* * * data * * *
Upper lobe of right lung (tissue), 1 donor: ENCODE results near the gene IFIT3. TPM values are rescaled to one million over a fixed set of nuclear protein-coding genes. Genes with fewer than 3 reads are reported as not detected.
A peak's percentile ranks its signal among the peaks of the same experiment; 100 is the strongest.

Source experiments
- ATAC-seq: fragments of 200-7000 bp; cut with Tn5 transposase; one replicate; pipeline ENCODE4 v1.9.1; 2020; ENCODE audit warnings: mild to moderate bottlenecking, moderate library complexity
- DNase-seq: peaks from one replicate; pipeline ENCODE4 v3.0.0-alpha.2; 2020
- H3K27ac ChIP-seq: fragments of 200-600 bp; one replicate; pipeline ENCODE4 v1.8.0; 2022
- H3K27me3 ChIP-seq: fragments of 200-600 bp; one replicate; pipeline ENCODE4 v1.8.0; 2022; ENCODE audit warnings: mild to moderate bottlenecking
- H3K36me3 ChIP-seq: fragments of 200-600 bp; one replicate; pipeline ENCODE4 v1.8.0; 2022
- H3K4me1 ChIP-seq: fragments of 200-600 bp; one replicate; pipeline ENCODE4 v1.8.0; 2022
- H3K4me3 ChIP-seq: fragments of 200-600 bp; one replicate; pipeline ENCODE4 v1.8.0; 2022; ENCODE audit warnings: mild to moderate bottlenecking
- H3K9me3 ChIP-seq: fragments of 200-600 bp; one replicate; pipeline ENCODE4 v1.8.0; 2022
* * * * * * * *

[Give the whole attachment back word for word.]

Upper lobe of right lung (tissue), 1 donor: ENCODE results near the gene IFIT3. TPM values are rescaled to one million over a fixed set of nuclear protein-coding genes. Genes with fewer than 3 reads are reported as not detected.
A peak's percentile ranks its signal among the peaks of the same experiment; 100 is the strongest.

Source experiments
- ATAC-seq: fragments of 200-7000 bp; cut with Tn5 transposase; one replicate; pipeline ENCODE4 v1.9.1; 2020; ENCODE audit warnings: mild to moderate bottlenecking, moderate library complexity
- DNase-seq: peaks from one replicate; pipeline ENCODE4 v3.0.0-alpha.2; 2020
- H3K27ac ChIP-seq: fragments of 200-600 bp; one replicate; pipeline ENCODE4 v1.8.0; 2022
- H3K27me3 ChIP-seq: fragments of 200-600 bp; one replicate; pipeline ENCODE4 v1.8.0; 2022; ENCODE audit warnings: mild to moderate bottlenecking
- H3K36me3 ChIP-seq: fragments of 200-600 bp; one replicate; pipeline ENCODE4 v1.8.0; 2022
- H3K4me1 ChIP-seq: fragments of 200-600 bp; one replicate; pipeline ENCODE4 v1.8.0; 2022
- H3K4me3 ChIP-seq: fragments of 200-600 bp; one replicate; pipeline ENCODE4 v1.8.0; 2022; ENCODE audit warnings: mild to moderate bottlenecking
- H3K9me3 ChIP-seq: fragments of 200-600 bp; one replicate; pipeline ENCODE4 v1.8.0; 2022